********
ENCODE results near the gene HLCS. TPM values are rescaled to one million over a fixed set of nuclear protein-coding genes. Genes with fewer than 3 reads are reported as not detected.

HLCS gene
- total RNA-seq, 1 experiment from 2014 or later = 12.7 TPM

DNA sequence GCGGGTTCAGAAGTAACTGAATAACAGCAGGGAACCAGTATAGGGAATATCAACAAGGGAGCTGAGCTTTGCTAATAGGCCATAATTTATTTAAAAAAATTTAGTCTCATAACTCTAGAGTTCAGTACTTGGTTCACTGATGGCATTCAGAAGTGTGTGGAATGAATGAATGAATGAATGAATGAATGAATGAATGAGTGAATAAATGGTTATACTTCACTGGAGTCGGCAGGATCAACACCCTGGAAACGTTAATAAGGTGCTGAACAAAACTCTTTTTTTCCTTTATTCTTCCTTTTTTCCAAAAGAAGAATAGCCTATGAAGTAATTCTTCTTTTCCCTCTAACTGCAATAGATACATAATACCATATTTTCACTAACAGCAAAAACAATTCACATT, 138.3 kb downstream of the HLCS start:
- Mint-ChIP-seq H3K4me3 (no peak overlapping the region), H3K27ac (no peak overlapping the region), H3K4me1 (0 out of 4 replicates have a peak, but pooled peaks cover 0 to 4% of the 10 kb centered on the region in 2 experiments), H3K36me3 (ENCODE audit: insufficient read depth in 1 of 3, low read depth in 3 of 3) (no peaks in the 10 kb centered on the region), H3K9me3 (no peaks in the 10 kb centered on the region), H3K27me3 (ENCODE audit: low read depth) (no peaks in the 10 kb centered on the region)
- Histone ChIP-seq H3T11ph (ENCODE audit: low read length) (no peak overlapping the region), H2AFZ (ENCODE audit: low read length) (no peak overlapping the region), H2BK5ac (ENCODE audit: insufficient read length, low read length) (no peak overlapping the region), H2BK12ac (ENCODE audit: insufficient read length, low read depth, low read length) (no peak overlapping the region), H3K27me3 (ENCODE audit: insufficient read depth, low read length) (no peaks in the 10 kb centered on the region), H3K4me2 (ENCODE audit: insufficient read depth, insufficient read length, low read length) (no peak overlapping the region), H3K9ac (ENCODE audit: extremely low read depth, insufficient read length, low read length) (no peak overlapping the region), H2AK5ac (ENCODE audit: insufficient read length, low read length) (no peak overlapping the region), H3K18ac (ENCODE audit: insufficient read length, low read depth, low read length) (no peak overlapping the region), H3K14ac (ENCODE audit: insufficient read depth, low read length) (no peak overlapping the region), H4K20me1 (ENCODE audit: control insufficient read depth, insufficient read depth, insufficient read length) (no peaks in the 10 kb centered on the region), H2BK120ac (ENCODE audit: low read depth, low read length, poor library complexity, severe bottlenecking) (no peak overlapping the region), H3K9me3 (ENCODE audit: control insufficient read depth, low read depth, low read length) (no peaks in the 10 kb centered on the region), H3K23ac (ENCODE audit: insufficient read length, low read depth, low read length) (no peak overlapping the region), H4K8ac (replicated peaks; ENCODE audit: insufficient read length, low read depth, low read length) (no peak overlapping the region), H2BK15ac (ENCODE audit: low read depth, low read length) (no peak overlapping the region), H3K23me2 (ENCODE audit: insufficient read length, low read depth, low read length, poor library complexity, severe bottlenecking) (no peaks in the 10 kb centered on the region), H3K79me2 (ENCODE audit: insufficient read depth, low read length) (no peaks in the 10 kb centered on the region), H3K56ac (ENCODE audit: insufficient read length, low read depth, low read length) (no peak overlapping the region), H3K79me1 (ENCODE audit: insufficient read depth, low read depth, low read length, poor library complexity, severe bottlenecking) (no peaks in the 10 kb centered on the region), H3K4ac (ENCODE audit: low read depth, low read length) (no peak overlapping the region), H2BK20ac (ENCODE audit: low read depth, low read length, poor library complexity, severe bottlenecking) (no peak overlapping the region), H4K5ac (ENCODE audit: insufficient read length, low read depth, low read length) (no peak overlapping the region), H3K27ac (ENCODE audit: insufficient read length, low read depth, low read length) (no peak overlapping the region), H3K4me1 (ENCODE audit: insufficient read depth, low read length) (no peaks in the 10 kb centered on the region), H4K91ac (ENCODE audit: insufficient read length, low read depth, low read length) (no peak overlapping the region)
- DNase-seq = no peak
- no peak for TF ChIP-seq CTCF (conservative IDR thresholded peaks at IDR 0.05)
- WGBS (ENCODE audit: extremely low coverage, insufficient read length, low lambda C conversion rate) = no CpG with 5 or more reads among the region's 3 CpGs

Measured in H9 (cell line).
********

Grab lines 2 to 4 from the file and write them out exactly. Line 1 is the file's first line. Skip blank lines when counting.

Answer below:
HLCS gene
- total RNA-seq, 1 experiment from 2014 or later = 12.7 TPM

DNA sequence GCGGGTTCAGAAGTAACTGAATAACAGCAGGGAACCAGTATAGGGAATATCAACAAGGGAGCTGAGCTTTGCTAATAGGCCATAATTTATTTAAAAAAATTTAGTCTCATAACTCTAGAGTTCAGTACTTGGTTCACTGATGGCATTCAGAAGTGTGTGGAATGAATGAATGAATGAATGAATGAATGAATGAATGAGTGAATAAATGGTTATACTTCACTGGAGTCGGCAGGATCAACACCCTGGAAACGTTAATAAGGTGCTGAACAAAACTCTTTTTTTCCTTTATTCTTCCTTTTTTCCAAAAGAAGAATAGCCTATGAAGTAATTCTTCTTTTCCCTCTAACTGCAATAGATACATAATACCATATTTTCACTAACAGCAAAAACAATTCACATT, 138.3 kb downstream of the HLCS start: